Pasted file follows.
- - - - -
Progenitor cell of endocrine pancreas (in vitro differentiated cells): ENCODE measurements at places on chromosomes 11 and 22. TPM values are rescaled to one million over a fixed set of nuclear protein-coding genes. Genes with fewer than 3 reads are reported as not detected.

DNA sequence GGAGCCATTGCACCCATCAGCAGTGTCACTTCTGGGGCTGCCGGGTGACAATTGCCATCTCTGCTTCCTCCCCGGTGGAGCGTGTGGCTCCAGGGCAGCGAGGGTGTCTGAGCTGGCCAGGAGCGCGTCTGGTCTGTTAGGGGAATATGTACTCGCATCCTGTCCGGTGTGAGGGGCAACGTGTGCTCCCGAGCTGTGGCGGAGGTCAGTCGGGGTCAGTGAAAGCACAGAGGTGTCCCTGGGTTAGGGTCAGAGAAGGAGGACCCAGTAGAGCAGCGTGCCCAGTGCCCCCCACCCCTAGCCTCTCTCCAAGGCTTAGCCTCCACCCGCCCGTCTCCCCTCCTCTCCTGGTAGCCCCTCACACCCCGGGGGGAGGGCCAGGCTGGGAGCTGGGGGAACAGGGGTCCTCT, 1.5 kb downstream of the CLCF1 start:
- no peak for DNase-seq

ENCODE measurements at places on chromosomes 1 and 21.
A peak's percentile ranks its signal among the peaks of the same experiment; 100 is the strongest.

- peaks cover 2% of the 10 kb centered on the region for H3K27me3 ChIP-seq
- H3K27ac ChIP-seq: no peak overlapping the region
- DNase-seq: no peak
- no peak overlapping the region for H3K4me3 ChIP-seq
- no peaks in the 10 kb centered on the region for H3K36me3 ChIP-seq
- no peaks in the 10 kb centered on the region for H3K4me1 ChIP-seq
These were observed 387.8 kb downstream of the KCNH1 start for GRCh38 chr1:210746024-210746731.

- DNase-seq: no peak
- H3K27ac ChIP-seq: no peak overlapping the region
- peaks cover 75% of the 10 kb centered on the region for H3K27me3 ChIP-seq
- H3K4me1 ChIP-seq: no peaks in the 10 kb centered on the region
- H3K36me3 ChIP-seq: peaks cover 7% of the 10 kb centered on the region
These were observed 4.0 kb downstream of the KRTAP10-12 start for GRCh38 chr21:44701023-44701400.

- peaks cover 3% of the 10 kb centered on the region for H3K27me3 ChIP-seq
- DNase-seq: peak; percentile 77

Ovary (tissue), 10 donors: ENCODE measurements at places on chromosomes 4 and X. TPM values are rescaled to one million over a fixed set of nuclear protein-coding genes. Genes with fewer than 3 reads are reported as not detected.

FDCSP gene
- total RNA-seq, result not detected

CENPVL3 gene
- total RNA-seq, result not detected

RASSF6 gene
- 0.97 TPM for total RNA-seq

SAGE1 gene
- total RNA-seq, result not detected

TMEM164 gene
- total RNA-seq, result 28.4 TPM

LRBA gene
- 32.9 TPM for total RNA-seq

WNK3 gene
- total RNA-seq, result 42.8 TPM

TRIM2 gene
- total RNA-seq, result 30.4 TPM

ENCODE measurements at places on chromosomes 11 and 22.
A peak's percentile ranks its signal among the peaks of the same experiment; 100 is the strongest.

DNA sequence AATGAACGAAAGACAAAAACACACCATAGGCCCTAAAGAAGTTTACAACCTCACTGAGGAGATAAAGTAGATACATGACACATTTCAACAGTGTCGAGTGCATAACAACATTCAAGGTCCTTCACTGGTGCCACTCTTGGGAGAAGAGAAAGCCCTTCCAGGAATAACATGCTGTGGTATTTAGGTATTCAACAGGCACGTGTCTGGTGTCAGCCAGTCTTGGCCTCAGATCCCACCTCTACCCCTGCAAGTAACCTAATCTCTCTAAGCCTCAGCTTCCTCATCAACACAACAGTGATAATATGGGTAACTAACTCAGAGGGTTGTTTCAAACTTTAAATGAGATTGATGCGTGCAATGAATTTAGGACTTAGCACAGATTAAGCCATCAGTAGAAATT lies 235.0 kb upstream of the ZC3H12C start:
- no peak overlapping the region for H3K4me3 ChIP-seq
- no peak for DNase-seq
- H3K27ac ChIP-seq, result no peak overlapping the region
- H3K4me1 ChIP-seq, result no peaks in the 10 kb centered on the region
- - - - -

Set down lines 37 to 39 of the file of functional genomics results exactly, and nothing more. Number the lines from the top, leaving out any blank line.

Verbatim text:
- total RNA-seq, result 30.4 TPM

ENCODE measurements at places on chromosomes 11 and 22.
A peak's percentile ranks its signal among the peaks of the same experiment; 100 is the strongest.